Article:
Sweet dreams: Gourmet food manufacturer on the move

Karel Rucker in her packed up facility

Back during her corporate career, Karel Rucker shared her passion for baking sweets among co-workers and colleagues, providing them a steady bounty of her decadent-tasting cookies, handmade chocolates and confections.

“They didn’t get what I was doing. They thought I was crazy always coming in with a new recipe,” said Rucker, a former business development director for 10 years at Accenture, a global management consulting, technology services and outsourcing company.

Those sweets, along with 25 years of marketing experience and an entrepreneurial dream, were the foundation for her own business. In 2005, Rucker left Accenture with business partner Greg Raynes. They drafted a business plan, hired a trademark attorney and other business professionals and started Mother Rucker’s Sweets the following year. The Fort Worth-based food manufacturing and gift company specializes in premium freshly baked sweets and handmade chocolates and confections. Each of Mother Rucker’s offerings is made from scratch using signature recipes, many handed down from Rucker’s family. There are some 30 products baked at any given time.

“I really wanted to do something else and this is what I was meant to do,” she said. “My life was summed up at the end of the day in a spreadsheet. I was so frustrated with that. It just wasn’t for me. I had a great ride at Accenture and learned so much about big business, but I couldn’t wait to go home and bake a new brownie recipe. I had this dream and it’s turned into a viable business.”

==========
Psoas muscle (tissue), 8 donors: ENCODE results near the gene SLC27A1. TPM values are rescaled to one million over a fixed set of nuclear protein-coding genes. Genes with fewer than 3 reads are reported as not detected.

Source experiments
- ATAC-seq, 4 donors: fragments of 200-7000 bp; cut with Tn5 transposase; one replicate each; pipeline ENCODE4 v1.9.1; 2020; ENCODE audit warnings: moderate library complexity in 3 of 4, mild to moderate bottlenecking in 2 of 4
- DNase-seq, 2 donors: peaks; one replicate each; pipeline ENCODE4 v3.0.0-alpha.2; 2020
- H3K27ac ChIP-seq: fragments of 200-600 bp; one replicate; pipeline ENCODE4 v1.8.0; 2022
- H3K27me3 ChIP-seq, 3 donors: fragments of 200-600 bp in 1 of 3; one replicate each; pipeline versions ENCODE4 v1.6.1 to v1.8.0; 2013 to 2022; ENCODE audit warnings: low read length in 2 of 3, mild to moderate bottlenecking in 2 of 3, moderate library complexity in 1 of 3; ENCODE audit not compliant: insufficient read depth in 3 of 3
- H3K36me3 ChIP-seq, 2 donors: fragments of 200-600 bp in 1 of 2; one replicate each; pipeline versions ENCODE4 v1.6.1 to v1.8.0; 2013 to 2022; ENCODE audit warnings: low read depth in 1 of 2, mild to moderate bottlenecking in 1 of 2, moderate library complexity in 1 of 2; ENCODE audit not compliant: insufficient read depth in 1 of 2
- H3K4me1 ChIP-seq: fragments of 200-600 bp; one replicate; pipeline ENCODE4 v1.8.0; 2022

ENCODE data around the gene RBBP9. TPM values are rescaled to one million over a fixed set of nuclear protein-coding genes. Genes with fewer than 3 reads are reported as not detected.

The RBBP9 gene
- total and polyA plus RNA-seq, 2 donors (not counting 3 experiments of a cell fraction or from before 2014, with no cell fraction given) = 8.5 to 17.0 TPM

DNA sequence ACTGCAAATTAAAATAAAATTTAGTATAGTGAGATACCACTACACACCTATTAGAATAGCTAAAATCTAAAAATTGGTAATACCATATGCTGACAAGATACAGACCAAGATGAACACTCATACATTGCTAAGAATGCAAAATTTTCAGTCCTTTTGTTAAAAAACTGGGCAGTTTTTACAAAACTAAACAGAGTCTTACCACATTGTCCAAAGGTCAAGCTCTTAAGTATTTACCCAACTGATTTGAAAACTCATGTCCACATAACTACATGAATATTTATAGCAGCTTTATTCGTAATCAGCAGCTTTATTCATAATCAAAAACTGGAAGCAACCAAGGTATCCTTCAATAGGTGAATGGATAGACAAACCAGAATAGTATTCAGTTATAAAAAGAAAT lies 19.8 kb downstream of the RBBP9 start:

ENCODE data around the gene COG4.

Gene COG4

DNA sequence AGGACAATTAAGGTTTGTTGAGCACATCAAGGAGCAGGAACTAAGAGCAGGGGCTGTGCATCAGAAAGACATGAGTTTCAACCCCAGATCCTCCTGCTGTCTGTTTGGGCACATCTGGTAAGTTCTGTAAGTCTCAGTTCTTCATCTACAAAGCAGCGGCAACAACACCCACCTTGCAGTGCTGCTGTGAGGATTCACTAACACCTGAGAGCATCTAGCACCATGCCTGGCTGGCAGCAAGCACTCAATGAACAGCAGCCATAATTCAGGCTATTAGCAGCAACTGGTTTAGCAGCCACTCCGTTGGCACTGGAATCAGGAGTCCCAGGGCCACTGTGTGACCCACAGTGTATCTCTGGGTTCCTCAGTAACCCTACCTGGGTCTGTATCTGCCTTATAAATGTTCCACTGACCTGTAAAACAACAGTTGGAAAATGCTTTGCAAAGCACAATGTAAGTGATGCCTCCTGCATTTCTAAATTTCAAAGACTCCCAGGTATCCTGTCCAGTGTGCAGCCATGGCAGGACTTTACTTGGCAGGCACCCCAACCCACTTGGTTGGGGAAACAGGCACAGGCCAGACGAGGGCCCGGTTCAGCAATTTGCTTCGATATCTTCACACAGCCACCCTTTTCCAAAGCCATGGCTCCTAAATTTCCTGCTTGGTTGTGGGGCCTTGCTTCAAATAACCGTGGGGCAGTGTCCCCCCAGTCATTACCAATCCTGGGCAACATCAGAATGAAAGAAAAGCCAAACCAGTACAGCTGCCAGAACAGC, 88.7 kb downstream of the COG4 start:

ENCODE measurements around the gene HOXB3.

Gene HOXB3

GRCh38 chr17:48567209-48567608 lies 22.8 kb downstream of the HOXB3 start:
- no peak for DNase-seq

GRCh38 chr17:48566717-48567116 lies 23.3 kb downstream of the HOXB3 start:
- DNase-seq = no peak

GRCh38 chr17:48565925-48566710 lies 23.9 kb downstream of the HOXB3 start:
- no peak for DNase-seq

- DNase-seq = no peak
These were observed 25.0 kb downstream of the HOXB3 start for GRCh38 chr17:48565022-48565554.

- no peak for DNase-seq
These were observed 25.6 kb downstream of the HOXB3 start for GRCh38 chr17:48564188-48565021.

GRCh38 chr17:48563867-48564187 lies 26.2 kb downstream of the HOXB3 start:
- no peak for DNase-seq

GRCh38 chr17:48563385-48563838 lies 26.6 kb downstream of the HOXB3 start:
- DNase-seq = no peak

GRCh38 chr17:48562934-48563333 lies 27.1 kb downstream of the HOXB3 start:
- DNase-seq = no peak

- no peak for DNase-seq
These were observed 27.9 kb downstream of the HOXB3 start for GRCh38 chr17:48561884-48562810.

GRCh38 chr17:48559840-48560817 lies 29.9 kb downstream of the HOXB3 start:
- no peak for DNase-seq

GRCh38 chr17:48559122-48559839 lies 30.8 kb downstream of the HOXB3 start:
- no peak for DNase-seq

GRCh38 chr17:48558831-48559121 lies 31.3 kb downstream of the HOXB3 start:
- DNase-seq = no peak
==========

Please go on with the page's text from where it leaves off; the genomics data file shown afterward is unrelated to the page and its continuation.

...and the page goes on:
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Launching a startup almost at the beginning of the Great Recession could have been daunting, but Rucker says her company was unaffected by the economic downturn. Mother Rucker’s Sweets has enjoyed double-digit growth year over year, with sales the last two years being “fabulous,” she says. Her products are now on the shelves in some 1,800 outlets nationwide. About 85 percent of sales are through distribution to grocery stores, while the rest are sold online as gourmet gifts to individuals and corporations. No product so far has failed.

In addition to running the day-to-day operations, Rucker, who is one of the few female executives in the food manufacturing industry, bakes and tests new products regularly in her home kitchen to satisfy customer requests and to outpace the marketplace.

“The recession really impacted how we do business and it’s actually been very good for us,” she said. “We stay on top of the trends. We didn’t get locked into a particular sales channel. We sell to them all – big box like Costco and Sam’s, specialty stores like Central Market, traditional grocery chains, and direct sales with our corporate gifts. We’re starting to sell more through big online grocers that come to us.”